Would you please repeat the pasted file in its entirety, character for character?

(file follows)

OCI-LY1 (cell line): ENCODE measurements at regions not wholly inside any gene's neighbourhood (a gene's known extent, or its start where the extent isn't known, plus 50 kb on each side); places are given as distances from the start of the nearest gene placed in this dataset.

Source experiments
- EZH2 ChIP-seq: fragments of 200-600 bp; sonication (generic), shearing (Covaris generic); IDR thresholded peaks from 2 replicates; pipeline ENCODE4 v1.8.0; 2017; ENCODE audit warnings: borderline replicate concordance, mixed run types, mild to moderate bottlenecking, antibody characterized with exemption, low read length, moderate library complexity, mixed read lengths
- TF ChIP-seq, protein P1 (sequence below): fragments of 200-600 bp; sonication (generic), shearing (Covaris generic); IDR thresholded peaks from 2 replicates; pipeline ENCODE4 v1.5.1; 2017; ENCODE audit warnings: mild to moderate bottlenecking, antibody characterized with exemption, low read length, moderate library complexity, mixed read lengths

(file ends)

OCI-LY1 (cell line): ENCODE measurements at regions not wholly inside any gene's neighbourhood (a gene's known extent, or its start where the extent isn't known, plus 50 kb on each side); places are given as distances from the start of the nearest gene placed in this dataset.

Source experiments
- EZH2 ChIP-seq: fragments of 200-600 bp; sonication (generic), shearing (Covaris generic); IDR thresholded peaks from 2 replicates; pipeline ENCODE4 v1.8.0; 2017; ENCODE audit warnings: borderline replicate concordance, mixed run types, mild to moderate bottlenecking, antibody characterized with exemption, low read length, moderate library complexity, mixed read lengths
- TF ChIP-seq, protein P1 (sequence below): fragments of 200-600 bp; sonication (generic), shearing (Covaris generic); IDR thresholded peaks from 2 replicates; pipeline ENCODE4 v1.5.1; 2017; ENCODE audit warnings: mild to moderate bottlenecking, antibody characterized with exemption, low read length, moderate library complexity, mixed read lengths